Tuesday, May 4, 2021

Selecting a trainer

This is all hypothetical at this point since we're a decent ways off from any jumping, but I'm struggling finding a jumping trainer and was hoping for input from anyone who has successfully found trainers they love.

Plz send halp

I have a dressage trainer who I LOVE. I rode with him way back in high school through Pony Club. He had Zing doing passage with me on him. He brought us up to second level with shockingly few lessons. And when we struggled with canter-walk transitions he hopped on, put him in a collected canter, dropped the reins to the buckle, maintained the collected canter, and then did a beautiful canter-walk. Okay yeah, I knew I was the problem, but you really drove it home. Anyways, once I got my own rig last summer, I looked him up again and started hauling J, the warmblood mare, up to his farm for lessons. Yoshi got to go twice pre-lameness. When I was only lessoning with him intermittently in clinics with Pony Club, I struggled with replicating lesson quality at home. He really rides every stride with you, providing feedback on what you should be doing and also making sure you feel when it is right and when it is wrong. With more frequent (q2-3 weeks) lessons, I started being able to replicate that feeling and timing at home. By riding every stride with me in lessons he really teaches correct feel and timing. I wish I could share a video, but he requested no videos or pictures at his farm be posted online. 

I haven't found a jumping trainer in the area who I love, and honestly I'm a lot less experienced vetting jumping trainers. The area I live in is a mecca of trainers though, with TONS within an hour haul. I don't mind paying a decent amount for a lesson, but the more I pay, the more I need to get out of it to take home because the less frequently I can lesson.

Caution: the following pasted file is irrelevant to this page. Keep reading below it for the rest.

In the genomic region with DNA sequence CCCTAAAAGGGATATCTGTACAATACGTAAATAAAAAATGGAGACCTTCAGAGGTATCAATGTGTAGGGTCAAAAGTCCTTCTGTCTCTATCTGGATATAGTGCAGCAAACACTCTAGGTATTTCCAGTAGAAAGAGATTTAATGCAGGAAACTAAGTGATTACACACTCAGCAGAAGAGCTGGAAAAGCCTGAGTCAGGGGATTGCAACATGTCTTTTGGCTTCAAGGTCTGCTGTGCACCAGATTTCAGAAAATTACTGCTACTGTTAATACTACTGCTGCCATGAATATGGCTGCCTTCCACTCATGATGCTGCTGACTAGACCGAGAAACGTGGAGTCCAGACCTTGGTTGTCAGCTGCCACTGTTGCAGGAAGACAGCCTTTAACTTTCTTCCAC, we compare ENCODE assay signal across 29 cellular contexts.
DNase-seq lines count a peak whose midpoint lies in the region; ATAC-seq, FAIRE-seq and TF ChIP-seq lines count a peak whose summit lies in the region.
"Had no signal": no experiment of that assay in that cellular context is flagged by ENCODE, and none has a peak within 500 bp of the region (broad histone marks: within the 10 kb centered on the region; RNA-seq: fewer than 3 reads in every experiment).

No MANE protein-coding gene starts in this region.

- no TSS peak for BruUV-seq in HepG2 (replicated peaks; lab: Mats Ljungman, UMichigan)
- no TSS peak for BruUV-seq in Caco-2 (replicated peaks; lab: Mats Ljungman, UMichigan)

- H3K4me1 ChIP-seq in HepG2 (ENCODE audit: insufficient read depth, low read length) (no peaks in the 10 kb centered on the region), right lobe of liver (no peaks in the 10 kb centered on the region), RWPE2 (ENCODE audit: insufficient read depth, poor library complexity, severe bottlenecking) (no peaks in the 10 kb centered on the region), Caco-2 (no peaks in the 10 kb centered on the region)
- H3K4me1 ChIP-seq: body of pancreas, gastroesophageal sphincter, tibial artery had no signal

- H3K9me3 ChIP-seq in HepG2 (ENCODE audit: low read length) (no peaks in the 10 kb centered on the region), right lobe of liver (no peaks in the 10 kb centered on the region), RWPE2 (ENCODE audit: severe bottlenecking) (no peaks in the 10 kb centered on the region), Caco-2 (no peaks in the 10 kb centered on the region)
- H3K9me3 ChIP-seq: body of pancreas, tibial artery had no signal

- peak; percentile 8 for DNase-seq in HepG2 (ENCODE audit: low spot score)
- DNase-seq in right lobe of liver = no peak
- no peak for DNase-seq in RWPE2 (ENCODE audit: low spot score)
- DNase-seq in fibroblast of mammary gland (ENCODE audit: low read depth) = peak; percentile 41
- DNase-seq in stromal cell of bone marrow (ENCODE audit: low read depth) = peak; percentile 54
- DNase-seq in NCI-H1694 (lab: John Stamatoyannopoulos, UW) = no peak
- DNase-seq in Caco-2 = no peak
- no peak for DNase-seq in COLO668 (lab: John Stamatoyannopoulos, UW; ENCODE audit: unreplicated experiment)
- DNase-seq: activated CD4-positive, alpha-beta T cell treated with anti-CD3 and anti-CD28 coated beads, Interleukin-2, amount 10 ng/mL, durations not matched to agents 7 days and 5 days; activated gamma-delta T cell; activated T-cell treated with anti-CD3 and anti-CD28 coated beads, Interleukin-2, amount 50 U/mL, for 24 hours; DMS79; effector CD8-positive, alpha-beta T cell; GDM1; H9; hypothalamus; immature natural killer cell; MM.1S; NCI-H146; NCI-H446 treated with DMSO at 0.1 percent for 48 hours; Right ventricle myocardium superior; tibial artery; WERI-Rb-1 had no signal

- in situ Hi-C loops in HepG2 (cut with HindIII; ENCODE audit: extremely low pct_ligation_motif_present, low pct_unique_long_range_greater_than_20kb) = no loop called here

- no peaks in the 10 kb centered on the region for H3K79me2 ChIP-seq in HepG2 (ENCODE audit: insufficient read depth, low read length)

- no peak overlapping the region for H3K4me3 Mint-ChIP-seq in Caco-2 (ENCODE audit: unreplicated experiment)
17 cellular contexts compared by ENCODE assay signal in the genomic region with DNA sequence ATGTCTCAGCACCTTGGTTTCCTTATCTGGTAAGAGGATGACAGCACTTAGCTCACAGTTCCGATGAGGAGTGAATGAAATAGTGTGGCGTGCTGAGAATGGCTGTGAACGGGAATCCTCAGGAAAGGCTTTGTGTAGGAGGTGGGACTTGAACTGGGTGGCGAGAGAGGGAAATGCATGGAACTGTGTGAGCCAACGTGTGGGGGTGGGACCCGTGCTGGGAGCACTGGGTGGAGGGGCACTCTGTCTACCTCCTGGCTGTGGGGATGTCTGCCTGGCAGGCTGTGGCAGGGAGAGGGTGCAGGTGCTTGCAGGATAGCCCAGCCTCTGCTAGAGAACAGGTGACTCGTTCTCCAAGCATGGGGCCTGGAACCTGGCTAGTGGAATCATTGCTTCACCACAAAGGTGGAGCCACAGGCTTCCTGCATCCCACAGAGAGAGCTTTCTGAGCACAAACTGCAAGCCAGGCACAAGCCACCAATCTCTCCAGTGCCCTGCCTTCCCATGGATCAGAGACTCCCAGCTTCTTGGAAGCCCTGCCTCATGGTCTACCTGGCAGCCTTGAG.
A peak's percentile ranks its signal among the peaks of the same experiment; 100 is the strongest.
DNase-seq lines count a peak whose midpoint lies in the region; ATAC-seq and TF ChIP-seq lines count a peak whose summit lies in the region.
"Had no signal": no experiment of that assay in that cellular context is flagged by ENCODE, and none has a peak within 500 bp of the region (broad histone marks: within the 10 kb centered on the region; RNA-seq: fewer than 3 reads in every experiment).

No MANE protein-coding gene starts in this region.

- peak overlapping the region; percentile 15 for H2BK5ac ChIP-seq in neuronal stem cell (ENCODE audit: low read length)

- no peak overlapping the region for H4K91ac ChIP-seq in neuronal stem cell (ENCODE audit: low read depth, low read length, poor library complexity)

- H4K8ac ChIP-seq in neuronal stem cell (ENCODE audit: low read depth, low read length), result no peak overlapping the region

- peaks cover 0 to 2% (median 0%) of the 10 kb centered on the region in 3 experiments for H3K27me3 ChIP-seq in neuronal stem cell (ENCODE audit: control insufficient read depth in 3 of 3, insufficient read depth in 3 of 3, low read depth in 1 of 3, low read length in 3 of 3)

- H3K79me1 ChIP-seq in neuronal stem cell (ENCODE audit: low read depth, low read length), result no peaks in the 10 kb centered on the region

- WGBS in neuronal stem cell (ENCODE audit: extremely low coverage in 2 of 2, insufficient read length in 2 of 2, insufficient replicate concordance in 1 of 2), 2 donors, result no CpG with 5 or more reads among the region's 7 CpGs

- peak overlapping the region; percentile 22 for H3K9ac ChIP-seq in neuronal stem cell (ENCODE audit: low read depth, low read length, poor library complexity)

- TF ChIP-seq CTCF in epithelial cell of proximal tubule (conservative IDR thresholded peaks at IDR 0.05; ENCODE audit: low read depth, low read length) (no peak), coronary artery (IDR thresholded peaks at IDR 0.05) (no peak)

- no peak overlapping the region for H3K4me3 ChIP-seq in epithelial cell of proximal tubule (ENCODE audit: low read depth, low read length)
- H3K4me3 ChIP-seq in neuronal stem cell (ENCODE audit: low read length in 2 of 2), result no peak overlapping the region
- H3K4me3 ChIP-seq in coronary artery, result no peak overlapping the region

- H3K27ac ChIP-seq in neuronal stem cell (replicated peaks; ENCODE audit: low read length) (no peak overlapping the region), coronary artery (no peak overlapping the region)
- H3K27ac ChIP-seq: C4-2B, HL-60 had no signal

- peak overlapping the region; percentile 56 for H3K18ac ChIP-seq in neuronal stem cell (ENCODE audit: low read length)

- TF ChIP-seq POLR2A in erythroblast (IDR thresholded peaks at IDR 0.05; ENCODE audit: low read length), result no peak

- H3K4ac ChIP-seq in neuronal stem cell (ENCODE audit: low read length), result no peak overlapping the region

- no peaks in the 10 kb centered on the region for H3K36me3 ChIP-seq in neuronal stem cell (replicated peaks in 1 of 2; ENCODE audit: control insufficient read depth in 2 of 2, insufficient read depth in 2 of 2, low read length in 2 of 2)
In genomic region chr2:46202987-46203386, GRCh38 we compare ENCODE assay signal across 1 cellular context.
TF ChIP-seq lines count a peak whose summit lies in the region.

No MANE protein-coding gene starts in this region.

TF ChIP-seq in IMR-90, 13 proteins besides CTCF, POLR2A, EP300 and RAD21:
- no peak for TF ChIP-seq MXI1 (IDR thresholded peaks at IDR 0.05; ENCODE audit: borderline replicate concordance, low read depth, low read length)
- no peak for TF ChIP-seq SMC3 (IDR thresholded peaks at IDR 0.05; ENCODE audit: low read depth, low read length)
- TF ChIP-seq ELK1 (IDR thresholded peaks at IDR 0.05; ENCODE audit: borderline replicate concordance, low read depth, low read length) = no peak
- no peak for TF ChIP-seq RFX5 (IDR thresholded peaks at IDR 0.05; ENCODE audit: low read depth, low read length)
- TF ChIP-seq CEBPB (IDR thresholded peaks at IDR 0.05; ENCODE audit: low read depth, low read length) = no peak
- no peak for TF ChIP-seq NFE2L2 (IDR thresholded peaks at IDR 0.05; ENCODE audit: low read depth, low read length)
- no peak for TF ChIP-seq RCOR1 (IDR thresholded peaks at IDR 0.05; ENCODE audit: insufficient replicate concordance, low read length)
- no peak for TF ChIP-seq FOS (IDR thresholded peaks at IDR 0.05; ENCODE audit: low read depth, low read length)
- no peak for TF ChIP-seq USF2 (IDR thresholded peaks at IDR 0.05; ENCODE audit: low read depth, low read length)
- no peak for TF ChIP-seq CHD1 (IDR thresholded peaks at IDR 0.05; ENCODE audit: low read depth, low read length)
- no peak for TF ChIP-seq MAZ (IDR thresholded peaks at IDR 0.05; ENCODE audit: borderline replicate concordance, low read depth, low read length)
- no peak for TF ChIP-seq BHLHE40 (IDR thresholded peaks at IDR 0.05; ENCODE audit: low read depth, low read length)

I've been trying to ponder what makes me LOVE my dressage trainer and have come up with: 

- Correct training: maybe where I struggle with finding jump trainers... I have a much better eye for correct dressage work than correct jumping. I can see striding and pace, but beyond that unless things are horrendous or perfect I struggle to figure out the effect the riders position is having on the horse as well as the technicalities of the jump itself. When I have overlapped with my dressage trainers other lessons, they are riding at a level I want to ride at with beautifully correct horses. And as noted above, he can also do the damn thing himself. He has ridden grand prix so clearly knows how to do it and also, his students show he knows how to bring a pair up the levels. I don't necessarily need a trainer who can still get on and do the things, but I do want one who has done them at some point in the not too distant past. Does this mean though that since my eventing dreams/goals are much more limited than my dressage goals (no desire to go more than training level... ever... if that) that I only need a trainer who has competed through training level? Something tells me no... but I'm really not actually sure. 

- Enthusiasm/timing: dressage trainer is a cheerleader for you but also will nail you when things are incorrect... Not in a mean way, but you don't get to toodle around the ring with a hollow, stilted horse. I like in the moment corrections, both in dressage and jumping. I don't want to do a whole course then dissect it, that's harder for my brain to breakdown and respond to in a better way the next time. 

- Availability: My work schedule is all over the damn place. I love being able to text the week before and choose a lesson day and time. I can't do a weekly scheduled lesson. I can schedule much further in advance than one week, but I cannot commit to the same day and time each week. 

- Exercises at home and freedom: I am independent, and I've been riding for 25 years at this point. I am so, so far from an expert or an advanced rider, but dressage trainer encourages me to ask for more at home. The amount of confidence he instilled when he said "I'm giving you the exercises, you have the feel to know when you need to use them" was awesome. And helped me feel confident in asking for correct work at home. The flip side of that is when I was giving Yoshi a head tilt to the right, we scheduled a lesson for that week, and he helped me figure out exactly what I was doing and how to fix it.